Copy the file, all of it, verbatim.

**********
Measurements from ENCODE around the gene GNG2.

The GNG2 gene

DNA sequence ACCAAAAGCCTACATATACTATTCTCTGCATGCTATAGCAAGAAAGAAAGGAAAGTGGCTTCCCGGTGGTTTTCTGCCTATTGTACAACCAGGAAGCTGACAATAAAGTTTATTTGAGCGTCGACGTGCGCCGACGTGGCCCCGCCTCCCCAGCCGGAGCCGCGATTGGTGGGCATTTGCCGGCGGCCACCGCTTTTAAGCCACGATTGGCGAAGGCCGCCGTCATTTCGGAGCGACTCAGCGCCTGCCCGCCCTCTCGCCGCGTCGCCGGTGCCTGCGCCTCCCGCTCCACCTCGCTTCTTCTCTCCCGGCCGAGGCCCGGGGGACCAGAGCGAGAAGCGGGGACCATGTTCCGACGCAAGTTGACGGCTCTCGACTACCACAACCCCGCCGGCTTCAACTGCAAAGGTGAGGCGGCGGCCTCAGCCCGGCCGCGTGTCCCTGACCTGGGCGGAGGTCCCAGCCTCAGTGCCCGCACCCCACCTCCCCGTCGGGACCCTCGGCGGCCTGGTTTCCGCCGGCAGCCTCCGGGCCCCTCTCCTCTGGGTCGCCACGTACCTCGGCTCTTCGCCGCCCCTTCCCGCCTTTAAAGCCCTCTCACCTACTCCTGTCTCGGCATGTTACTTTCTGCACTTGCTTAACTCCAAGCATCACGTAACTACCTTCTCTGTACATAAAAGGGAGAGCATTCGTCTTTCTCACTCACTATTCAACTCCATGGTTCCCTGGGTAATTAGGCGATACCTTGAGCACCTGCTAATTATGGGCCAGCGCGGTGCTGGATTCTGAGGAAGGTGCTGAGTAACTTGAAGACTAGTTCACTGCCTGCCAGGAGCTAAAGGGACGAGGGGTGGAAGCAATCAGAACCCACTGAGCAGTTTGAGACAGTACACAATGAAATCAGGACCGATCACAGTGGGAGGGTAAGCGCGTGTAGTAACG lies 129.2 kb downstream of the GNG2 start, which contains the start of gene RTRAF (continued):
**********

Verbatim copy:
Measurements from ENCODE around the gene GNG2.

The GNG2 gene

DNA sequence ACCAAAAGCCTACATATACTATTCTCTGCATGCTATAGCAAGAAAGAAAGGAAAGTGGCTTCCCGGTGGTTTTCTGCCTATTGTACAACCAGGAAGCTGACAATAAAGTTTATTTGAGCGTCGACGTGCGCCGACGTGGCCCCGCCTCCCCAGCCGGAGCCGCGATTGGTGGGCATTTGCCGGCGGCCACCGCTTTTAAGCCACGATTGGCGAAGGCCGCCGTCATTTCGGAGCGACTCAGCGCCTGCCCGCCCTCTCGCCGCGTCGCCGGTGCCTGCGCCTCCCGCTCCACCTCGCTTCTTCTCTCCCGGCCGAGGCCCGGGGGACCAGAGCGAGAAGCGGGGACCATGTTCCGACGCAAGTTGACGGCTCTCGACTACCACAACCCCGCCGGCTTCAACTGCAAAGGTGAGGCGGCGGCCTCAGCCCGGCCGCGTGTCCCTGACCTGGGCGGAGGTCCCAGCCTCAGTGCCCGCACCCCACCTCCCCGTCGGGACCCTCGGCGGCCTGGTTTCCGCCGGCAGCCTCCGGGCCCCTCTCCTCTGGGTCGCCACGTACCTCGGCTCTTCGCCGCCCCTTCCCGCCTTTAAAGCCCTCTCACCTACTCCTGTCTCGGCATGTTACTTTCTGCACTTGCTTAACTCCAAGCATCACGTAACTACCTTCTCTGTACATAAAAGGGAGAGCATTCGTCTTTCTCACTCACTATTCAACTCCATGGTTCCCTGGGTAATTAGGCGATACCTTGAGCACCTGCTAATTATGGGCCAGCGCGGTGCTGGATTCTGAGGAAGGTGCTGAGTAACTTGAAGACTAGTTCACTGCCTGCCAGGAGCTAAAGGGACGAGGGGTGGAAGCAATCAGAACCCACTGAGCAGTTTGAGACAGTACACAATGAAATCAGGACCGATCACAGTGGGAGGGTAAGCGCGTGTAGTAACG lies 129.2 kb downstream of the GNG2 start, which contains the start of gene RTRAF (continued):